The authority for this “no breach” principle is Perar v General Surety and Guarantee Company Limited [1994].  The building contract contained a clause stating that the contractor’s liquidation would lead to termination of the contract (which is what happened).  The bond, however, said that payment would be made only in the event of a breach of the building contract.  It was held by the Court of Appeal that as insolvency was not a breach of the building contract, there was no automatic right for the employer to claim under the bond.  In addition, the termination of the contract relieved the contractor of any further obligation, so there was no breach of contract (e.g. failure to carry on with the works) and therefore no requirement for the bondsman to pay anything under the bond. 

 

Common problems in enforcing the bond prior to completion of the works

So can an employer call on a bond in order to make payments to a replacement contractor so as to complete the unfinished works? 

The case of Tower Housing Association Limited v Technical and General Guarantee Company Limited [1997] established that it requires a clear contractual mechanism in order to ascertain the amount of damages suffered prior to completion of the works.  In this case, the performance bond provided that:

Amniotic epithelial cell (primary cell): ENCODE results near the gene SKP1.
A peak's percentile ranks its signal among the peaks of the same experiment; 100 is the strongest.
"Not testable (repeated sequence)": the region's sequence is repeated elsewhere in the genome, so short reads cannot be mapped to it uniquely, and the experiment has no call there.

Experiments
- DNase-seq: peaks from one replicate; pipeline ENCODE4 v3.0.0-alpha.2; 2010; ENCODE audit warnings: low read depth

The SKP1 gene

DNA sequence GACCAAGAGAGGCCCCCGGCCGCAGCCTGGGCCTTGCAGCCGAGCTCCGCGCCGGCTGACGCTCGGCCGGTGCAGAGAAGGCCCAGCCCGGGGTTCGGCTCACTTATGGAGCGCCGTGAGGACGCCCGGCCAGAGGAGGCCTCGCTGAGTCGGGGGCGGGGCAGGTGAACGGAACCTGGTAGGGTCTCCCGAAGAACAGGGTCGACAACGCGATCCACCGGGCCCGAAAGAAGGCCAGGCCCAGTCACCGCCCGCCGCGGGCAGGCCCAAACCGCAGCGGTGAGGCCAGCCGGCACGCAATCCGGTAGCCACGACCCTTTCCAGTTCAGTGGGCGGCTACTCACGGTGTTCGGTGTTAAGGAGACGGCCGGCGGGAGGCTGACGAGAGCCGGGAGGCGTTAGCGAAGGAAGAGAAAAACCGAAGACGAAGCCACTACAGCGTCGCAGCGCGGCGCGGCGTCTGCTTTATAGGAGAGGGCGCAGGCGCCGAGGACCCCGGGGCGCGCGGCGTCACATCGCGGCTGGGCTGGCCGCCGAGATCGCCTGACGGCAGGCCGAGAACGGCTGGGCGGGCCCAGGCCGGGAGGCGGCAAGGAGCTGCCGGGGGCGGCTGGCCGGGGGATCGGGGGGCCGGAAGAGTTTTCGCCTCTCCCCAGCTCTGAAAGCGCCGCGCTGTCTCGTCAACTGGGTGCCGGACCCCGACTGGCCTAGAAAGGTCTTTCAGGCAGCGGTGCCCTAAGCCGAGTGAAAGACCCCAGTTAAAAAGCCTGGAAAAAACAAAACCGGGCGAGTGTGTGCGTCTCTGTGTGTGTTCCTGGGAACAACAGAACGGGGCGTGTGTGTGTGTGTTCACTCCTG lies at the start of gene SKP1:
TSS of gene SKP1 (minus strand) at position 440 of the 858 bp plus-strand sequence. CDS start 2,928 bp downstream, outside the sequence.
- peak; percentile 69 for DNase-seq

“In the event of the determination of the Contractor’s employment under the Contract for reasons of insolvency [the bondsman will] … satisfy and discharge the net damages sustained by the Employer as established and ascertained pursuant to and in accordance with the provisions of the Contract”. 

The bond also stated that:

“nothing herein contained shall oblige the Employer to await the completion of the Works prior to making any proper demand hereunder”. 

Despite this wording, it was held that the amount of damages to be recovered by the employer under the bond had to be “established and ascertained pursuant to and in accordance with” the building contract.  The fact that the final account for the completion of the works had not been concluded meant that the employer was not able to make a “proper demand” prior to completion of the works. 

In Paddington Churches Housing Association v Technical and General Guarantee Company Limited [1999], the performance bond stated that the net established and ascertained damages sustained by the employer would be payable where there was a valid termination of the building contract.  However, the bondsman was still able to avoid payment following the contractor’s insolvency.  The bondsman successfully argued that the employer had not calculated and specified its net damages before claiming, so the monies were not payable until this had been done.